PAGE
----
Home Search: Finding Common Ground Between Urban & Rural

20170225_142413February has not quite come to a close and yet 2017 has already been interesting and exciting for the Golbabai family. Over the past few months, Paula and I have spent considerable time working on out next project – finding a house here in College Station. Not just any house, mind you, but the right place for us to raise our kids and put down roots. This search was especially difficult for the two of us because of our seemingly divergent tastes. As a new urbanist and city planner, I advocate for density, connectivity and walkability. Paula, on the other hand, regularly re-reads the Little House on the Prairie series, loves wide open spaces and has been researching the maintenance of backyard chickens.  Continue reading

Questioning a Driverless Future

imageI was in Dallas last week attending the Congress for the New Urbanism’s CNU 23 Conference, turning over the question “how do we build places people love” with professionals as enthusiastic about city design as myself. One concept that kept popping up was that of the driverless car. What bothered me about the surrounding discussion though was this attitude of inevitability regarding our driverless future. No one seemed to be stopping to ask whether such technology actually provides a net benefit to our quality of life. To be sure, such cars may provide several benefits from a possible reduction in traffic fatalities to better mobility for the elderly, disabled and others isolated by our auto-oriented society. But what about the potential pitfalls? Have we considered those? Let me just share a few unanswered questions of mine ranging from the concrete to the philosophical: Continue reading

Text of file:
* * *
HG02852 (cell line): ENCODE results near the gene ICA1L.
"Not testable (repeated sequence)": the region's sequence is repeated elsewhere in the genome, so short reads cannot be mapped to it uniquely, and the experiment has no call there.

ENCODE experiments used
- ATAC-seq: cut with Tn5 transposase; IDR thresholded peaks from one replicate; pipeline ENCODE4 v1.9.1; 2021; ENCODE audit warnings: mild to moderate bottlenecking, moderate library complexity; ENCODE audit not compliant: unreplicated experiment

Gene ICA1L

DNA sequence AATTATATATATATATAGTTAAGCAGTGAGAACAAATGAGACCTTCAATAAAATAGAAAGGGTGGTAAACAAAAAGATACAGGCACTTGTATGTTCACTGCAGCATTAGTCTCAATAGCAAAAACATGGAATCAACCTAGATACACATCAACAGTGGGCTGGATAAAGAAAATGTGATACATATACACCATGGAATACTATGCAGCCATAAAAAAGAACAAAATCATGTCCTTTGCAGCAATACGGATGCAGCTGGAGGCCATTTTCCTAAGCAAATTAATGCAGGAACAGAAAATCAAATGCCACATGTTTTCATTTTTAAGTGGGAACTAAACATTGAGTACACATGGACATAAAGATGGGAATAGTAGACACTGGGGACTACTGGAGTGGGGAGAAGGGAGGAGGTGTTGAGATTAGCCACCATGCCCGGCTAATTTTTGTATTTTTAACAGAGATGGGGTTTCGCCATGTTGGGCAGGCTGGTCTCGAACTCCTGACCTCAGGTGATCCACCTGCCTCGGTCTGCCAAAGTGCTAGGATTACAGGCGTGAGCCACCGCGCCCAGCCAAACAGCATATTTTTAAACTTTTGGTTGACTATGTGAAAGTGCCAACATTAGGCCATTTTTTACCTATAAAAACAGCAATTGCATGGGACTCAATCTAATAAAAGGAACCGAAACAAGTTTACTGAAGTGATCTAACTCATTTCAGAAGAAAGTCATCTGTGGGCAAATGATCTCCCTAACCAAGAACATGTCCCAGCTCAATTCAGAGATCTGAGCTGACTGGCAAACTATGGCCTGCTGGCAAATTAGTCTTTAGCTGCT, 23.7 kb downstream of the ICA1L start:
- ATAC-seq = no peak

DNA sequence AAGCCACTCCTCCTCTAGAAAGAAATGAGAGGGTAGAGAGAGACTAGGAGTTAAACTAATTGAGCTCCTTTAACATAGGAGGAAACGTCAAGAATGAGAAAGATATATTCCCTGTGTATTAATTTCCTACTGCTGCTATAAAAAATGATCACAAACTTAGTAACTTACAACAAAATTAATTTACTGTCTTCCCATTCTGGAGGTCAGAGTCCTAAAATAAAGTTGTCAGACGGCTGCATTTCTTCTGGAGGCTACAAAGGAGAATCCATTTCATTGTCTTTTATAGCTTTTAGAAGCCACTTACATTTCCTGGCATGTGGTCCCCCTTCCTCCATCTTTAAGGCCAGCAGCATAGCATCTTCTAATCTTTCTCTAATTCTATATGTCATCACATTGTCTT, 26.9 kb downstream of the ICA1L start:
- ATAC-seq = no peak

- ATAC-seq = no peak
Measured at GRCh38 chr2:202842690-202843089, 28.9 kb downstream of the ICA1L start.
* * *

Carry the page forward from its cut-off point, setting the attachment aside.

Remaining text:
Curbing the Need for Speed

imageBack in my city planning days, the two requests I heard most often from neighborhoods were 1) traffic calming to lower speeds and 2) sidewalks to give pedestrians a safe place to walk apart from the cars. Modern planners today satisfy these requests with what are called “complete streets”, in which each mode of transportation has its own separate lane – the street for cars, bike lanes for bikers, sidewalks for pedestrians. While the design makes a lot of sense at first glance, it’s actually a far cry from what we used to consider a complete street. Check out this amazing video filmed in San Francisco in 1906 and you’ll see what I’m talking about: Continue reading